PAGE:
Garlic Planting Day

Gardeners plant hope. Every year, we planting garlic for harvesting the next season.

On August 8, 2020, we harvested the garlic planted the previous fall. We separated the garlic into two piles: We laid out these beautiful heads into shares for gardeners to take home. And we reserved the very best garlic heads as seeds for the fall planting.

Here’s how we turned garlic heads into seeds of the future.

Gardeners took home bags of heads to open into seeds for today’s planting. Some garlic heads seemed impossible to pull apart. I learned the house key trick: Wedge the key between two cloves and gently wiggle them apart. The rest of the head opens easily.
When gardeners arrived for the word party, Ned, our garlic captain, had already turned over the earth in the rows where we’d plant. We learned the planting process and dug in.

There are seven rows in the garlic bed. Ned demonstrates cutting furrows. We cut four furrows down each row to receive garlic seeds.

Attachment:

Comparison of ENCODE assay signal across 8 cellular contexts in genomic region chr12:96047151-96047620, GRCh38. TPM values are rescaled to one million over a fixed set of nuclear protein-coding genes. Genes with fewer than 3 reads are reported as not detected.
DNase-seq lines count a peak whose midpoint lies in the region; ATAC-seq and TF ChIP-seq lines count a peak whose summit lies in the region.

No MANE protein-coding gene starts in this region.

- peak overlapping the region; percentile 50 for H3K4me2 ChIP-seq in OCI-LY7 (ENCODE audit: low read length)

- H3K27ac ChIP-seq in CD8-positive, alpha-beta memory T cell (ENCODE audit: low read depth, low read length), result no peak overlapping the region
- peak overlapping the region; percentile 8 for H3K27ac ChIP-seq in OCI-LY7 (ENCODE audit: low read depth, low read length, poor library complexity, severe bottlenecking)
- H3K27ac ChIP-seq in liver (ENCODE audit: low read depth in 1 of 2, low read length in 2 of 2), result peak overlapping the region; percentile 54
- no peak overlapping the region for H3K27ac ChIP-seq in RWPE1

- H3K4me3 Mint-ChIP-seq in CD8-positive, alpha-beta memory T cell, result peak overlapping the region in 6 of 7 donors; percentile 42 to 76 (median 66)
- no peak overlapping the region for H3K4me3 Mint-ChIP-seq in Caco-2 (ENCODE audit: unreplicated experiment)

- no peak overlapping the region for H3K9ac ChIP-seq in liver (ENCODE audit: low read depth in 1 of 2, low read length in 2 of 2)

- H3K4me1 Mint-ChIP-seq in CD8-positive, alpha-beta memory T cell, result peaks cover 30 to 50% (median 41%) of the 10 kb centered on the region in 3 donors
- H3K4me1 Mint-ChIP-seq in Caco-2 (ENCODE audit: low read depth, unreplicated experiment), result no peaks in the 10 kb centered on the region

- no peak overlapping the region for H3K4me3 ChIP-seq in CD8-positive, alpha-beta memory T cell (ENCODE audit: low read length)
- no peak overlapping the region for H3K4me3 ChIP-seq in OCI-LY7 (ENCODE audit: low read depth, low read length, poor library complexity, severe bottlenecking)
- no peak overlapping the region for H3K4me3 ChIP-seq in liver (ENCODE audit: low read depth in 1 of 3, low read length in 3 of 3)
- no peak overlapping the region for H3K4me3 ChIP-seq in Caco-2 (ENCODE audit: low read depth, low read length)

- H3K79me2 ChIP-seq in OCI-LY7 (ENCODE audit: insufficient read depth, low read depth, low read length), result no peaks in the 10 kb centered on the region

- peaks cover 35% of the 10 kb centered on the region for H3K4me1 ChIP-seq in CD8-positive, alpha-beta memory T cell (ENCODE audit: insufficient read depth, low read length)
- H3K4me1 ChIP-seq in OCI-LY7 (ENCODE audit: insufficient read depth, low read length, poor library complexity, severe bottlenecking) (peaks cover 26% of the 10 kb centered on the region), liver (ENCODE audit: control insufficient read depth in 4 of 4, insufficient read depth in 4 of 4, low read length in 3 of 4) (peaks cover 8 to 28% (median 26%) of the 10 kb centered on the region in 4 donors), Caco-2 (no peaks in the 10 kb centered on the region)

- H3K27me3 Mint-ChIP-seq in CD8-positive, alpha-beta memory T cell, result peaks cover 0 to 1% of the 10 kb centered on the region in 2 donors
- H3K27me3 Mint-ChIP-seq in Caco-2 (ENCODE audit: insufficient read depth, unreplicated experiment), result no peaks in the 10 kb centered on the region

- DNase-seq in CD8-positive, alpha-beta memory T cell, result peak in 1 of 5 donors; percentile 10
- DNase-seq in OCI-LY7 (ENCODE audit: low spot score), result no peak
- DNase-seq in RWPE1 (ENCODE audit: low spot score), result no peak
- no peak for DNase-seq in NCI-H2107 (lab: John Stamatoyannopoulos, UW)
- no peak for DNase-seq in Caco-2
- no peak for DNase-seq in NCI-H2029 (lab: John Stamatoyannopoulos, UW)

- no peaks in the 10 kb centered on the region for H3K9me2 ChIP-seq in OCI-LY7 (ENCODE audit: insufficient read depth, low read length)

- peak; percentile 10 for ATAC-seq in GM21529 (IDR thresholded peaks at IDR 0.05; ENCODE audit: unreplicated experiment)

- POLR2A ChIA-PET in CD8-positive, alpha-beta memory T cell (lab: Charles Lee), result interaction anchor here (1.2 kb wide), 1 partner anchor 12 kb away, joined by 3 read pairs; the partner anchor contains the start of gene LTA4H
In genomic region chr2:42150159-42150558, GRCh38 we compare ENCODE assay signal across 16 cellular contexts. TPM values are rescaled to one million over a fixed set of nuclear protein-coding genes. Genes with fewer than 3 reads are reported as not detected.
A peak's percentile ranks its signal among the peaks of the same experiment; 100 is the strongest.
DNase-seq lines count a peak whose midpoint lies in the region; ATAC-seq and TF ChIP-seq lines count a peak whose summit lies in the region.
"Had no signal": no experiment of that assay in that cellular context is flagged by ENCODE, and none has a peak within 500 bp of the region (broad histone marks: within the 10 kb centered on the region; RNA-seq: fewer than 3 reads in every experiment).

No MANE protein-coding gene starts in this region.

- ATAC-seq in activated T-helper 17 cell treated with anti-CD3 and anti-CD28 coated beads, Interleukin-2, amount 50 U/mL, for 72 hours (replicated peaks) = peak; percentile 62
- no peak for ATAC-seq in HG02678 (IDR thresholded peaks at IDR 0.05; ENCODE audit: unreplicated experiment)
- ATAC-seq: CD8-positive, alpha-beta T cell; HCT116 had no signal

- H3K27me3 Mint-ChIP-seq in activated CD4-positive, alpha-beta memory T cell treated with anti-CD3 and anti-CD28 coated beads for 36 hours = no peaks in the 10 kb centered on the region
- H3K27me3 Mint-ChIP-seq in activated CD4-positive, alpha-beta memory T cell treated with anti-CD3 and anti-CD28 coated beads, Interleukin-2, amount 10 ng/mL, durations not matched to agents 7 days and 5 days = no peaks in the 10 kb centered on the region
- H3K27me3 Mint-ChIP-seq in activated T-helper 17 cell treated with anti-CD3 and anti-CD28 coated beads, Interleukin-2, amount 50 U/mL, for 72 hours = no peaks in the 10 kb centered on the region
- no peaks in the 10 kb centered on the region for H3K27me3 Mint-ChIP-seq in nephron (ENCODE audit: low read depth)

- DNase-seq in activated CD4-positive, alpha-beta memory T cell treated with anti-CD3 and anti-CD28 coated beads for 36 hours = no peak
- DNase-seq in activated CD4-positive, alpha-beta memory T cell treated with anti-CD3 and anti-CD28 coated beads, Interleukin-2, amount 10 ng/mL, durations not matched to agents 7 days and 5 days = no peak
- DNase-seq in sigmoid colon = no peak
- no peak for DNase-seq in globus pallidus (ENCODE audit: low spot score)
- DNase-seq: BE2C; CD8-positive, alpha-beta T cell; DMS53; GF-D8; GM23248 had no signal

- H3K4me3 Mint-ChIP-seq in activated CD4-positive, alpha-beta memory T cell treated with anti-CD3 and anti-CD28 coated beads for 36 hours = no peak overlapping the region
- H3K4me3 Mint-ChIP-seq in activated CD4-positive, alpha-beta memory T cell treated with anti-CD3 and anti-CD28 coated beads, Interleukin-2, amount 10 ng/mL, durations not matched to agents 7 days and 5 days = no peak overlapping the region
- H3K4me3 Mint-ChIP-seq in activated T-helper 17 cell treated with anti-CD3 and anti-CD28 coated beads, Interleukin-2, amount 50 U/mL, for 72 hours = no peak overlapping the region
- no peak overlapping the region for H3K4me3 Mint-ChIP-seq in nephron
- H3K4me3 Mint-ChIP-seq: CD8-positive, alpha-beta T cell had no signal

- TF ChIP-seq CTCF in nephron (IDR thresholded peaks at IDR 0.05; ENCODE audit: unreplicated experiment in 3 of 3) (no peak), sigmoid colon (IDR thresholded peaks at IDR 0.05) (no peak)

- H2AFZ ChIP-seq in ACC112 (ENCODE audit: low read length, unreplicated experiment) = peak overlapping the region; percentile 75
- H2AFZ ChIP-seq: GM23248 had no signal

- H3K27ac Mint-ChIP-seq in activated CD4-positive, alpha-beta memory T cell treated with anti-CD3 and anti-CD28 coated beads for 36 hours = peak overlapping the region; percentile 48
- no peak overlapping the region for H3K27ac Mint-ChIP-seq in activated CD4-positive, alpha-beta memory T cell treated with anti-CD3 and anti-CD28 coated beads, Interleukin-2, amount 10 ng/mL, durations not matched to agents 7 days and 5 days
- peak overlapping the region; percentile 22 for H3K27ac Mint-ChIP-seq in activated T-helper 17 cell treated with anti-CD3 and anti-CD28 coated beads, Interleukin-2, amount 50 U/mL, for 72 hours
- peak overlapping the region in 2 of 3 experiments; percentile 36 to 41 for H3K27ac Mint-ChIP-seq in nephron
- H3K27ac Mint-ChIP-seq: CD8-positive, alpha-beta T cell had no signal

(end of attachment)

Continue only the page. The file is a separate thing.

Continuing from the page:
Gardeners get clove-planting instructions.
Here’s how we plant garlic.
Gardeners paired up on rows. One gardener placed each clove root-side down a fist-width from the next atop a pinch of fertilizer. Another gardener applied compost.
Gardeners quickly found their rhythm and planted the entire crop in two hours.
Next season, we’ll be eating and seeding Porcelain Garlic, Moreno Hillside Garlic, Jell-Strain Garlic, and Elephant Garlic, which is actually more of a leek, delicious, and easy on the gut.

Garlic is the only garden seed grow for replanting. For other crops, saving seeds is not as simple. Gardeners are welcome to research and propose a seed-saving project for us to try.

We’re grateful, season after season, for the seed donations and discounts that allow us to continue growing fresh food for each other and organizations like Community Harvest of Central Vermont that provide fresh, local food to our neighbors.